Unwanted heat is a problem for all hydraulic systems. Even a well-designed system operating at top efficiency converts about 20% of its input power to heat. An inefficient system, or one poorly matched to its task, may convert nearly 100% of input power to heat at certain times in the cycle. The heat input can be dissipated through natural cooling; if this is insufficient, a heat exchanger is added to the system. draw heat from the hydraulic fluid and transmit it into a cooling fluid, usually water. Most liquid-to-liquid exchangers use a shell-and-tube package, consisting of a bundle of small tubes inserted into a shell. The coolant flows through the small tubes, and the hydraulic fluid passes around and between the tubes. These units are compact, reliable, and are often less expensive to install and maintain than other types. There are two basic types of shell-and-tube exchangers: the U-tube (or hairpin) type and the straight-tube type. Either type can have either a fixed or removable tube bundle. Removable bundles can be withdrawn from the shell as an assembly for maintenance, but fixed bundles must remain in the shell. A normal rule of thumb is that U-tube exchangers are best suited for high-temperature, high-pressure applications, with the straight-tube units most thermally efficient and least expensive. Liquid-to-liquid exchangers are available in single or multiple-pass, parallel, or reverse-flow arrangements. The multiple-pass, reverse-flow units provide the greatest heat transfer for a given size. Standard liquid-to-liquid units have a working pressure of 150 psi and can handle temperatures to 300°F, although the actual temperature difference between oil and water should not exceed 200°F. Special units are available to operate at pressures to 300 psi. transfer heat from hydraulic fluid to ambient air. Working much like an automobile radiator, they allow air to be passed over finned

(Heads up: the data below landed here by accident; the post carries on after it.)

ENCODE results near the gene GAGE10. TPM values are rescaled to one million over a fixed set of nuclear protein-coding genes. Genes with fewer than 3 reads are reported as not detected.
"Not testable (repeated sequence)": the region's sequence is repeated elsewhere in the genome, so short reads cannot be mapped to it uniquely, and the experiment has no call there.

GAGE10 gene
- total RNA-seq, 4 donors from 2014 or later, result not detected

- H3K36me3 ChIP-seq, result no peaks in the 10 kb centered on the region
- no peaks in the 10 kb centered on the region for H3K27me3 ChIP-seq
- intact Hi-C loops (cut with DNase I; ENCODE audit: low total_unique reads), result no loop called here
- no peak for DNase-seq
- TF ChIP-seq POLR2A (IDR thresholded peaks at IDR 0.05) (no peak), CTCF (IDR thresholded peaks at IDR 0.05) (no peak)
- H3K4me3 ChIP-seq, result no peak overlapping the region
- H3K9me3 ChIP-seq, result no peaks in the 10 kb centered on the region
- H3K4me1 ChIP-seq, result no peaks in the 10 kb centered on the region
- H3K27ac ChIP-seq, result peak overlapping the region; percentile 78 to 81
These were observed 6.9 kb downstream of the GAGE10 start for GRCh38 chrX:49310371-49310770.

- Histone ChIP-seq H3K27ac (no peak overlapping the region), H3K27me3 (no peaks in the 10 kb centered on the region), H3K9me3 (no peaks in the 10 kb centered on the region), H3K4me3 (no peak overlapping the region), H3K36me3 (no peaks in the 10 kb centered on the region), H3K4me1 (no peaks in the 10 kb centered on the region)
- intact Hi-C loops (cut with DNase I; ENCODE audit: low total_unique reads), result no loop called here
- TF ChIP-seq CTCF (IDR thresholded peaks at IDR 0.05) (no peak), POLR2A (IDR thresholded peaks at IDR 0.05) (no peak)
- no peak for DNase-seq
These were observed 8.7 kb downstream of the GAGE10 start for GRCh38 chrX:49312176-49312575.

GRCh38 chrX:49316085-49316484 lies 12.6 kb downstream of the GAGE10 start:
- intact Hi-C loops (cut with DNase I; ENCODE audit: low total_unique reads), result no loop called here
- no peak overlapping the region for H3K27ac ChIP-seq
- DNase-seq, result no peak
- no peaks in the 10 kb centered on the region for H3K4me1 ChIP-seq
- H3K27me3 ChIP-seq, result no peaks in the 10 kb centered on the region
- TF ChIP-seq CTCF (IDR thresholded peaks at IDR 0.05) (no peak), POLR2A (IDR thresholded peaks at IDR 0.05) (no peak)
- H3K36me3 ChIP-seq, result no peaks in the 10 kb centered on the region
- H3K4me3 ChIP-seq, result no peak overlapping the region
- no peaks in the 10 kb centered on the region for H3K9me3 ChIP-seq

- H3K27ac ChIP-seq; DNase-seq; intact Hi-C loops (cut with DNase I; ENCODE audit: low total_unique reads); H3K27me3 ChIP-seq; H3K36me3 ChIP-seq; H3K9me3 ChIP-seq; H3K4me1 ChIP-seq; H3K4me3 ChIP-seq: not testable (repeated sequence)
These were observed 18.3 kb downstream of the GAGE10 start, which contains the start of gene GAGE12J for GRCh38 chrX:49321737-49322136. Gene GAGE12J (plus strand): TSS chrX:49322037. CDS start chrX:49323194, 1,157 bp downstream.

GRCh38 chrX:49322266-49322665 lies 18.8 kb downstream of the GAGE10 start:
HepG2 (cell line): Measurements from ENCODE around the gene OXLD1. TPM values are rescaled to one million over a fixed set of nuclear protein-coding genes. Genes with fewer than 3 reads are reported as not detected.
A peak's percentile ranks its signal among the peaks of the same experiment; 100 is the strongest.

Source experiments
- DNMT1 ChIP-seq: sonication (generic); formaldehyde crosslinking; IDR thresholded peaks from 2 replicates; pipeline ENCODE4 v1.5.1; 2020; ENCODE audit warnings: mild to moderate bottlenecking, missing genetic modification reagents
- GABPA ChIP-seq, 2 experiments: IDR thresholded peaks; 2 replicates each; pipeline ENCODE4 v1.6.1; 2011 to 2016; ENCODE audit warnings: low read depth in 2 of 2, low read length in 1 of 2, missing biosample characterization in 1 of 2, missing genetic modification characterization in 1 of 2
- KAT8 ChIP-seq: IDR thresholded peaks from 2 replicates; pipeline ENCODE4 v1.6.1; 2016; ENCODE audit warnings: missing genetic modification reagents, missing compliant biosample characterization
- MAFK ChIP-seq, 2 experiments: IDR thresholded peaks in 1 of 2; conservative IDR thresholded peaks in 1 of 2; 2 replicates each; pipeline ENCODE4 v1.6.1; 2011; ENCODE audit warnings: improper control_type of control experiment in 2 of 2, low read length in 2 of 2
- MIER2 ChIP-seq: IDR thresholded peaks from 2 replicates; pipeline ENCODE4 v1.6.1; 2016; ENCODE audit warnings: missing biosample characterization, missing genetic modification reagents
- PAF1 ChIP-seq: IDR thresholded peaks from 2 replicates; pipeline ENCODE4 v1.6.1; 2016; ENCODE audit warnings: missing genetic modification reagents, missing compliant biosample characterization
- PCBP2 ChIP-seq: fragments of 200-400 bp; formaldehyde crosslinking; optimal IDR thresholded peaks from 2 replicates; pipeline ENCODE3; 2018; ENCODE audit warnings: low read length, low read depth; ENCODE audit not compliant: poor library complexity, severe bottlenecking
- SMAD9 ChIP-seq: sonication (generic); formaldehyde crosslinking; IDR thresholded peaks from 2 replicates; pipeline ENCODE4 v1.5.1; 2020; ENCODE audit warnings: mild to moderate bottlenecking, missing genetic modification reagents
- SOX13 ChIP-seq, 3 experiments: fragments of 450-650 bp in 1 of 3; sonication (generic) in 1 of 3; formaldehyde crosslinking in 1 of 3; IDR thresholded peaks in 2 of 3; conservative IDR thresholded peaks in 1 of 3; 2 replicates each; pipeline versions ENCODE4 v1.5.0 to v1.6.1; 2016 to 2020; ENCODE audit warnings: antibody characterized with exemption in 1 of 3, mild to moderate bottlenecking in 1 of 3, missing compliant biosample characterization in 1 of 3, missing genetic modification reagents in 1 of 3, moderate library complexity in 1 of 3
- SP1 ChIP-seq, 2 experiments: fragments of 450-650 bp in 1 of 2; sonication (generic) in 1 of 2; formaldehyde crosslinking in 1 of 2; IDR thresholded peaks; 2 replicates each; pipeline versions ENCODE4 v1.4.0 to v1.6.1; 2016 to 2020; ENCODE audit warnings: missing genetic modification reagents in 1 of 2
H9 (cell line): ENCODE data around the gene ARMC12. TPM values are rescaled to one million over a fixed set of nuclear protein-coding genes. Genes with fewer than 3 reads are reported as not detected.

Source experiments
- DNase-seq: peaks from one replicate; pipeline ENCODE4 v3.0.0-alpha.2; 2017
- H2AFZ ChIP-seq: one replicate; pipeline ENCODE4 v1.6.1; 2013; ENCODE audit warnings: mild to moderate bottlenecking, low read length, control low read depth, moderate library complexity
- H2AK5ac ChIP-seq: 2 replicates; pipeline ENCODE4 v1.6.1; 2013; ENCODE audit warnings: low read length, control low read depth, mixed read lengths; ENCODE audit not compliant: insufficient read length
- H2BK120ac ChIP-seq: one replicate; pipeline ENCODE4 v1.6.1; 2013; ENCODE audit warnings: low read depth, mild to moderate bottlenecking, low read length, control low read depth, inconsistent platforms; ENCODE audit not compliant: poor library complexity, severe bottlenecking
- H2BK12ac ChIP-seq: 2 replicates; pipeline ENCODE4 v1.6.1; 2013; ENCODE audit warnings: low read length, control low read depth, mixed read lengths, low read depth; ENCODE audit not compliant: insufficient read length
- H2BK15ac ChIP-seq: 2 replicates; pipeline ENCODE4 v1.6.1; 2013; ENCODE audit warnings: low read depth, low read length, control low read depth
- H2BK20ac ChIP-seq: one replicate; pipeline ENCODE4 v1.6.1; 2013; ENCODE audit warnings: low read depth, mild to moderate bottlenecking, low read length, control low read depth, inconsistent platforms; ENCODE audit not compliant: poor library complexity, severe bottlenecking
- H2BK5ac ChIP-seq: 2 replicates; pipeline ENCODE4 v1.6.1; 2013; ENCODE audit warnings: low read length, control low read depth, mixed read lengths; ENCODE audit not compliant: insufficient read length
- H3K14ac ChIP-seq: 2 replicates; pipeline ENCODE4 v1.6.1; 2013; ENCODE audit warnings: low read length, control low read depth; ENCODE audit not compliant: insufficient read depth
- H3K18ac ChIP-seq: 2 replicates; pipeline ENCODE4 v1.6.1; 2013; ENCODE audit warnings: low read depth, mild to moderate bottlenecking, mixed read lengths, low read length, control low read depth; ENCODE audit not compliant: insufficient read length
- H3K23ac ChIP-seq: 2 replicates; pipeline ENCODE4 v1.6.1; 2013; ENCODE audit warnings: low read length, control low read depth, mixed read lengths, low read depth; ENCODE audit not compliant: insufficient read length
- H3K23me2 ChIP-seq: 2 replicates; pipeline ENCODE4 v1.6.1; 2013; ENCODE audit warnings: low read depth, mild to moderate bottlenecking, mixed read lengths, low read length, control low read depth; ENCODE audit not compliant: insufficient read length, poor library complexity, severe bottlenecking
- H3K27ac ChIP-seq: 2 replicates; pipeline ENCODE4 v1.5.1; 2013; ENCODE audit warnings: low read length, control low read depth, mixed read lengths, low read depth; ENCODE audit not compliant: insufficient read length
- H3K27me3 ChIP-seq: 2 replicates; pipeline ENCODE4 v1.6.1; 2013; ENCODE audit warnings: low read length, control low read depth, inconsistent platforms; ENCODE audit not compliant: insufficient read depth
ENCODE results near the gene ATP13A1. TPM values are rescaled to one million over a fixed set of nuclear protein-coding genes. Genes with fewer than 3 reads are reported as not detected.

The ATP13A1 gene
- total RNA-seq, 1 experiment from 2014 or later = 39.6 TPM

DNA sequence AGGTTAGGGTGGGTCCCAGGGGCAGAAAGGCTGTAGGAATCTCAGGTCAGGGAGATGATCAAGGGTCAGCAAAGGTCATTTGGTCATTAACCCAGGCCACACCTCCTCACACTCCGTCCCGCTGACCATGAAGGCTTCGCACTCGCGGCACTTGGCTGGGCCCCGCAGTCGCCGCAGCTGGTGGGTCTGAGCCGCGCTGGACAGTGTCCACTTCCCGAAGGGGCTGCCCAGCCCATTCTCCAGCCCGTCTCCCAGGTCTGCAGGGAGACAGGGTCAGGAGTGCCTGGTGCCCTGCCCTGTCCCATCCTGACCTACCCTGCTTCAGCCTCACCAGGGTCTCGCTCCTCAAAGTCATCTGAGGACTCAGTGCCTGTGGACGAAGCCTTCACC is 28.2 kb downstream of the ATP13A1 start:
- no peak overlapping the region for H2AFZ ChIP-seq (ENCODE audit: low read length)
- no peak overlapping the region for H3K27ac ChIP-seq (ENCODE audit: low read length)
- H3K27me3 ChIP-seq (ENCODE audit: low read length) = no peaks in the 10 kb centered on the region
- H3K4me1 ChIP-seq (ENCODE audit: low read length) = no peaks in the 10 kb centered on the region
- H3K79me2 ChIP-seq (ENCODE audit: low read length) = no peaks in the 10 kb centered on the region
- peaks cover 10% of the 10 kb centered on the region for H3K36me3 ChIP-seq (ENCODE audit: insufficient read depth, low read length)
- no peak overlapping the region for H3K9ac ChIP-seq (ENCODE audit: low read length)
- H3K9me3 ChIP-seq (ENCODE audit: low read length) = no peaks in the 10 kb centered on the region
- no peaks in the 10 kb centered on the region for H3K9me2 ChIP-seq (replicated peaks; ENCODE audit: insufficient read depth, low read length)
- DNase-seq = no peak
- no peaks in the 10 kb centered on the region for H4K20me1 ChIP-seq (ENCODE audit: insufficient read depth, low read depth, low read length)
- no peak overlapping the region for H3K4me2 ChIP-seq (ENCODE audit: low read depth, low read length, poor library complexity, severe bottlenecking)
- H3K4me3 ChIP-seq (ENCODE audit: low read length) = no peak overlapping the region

Products & Services
Heat exchangers are commonly used in a wide variety of industrial, chemical, and electronics processes to transfer energy and provide required heating or cooling.
Economizers are mechanical devices that are designed to reduce energy consumption, or to perform other useful, energy-related functions (such as preheating fluids).
Vaporizers are heat exchangers that convert liquefied gases to a warm gaseous product. The heat source can be ambient air, steam or water.
Condensers are devices which accept a vapor stream and convert it to a liquid using heat transfer and/or compression.They are used in steam turbines for power plants, in cooling units for in-process fluids, and in air conditioning systems for buildings and automobiles.
X-ray sources are lamps that generate or produce X-rays, a form of electromagnetic radiation, for non-destructive testing (NDT) or inspection.
Topics of Interest
Shell and tube (tubular) heat exchangers are used in applications where the demands from high temperatures and pressures are significant. Tubular heat exchangers are also used with fluids that contain...
Chapter 1: Heat Conduction
Figure 1.1: One-dimensional heat conduction in a solid
Figure 1.2: Differential volume element used in derivation of conduction equation
Figure 1.3: Heat...
Chapter 1: Heat Conduction
Table 1.1: The Heat Conduction Equation
Table 1.2: Expressions for Thermal Resistance
Table 1.3: Conduction Shape Factors (Source: Ref. )
Table 1.4: The...
A reboiler is a heat exchanger that is used to generate the vapor supplied to the bottom tray of a distillation column. The liquid from the bottom of the column is partially...
shell- or tube-side fluid viscosity, cP
fluid viscosity at system temperature, cP 2.42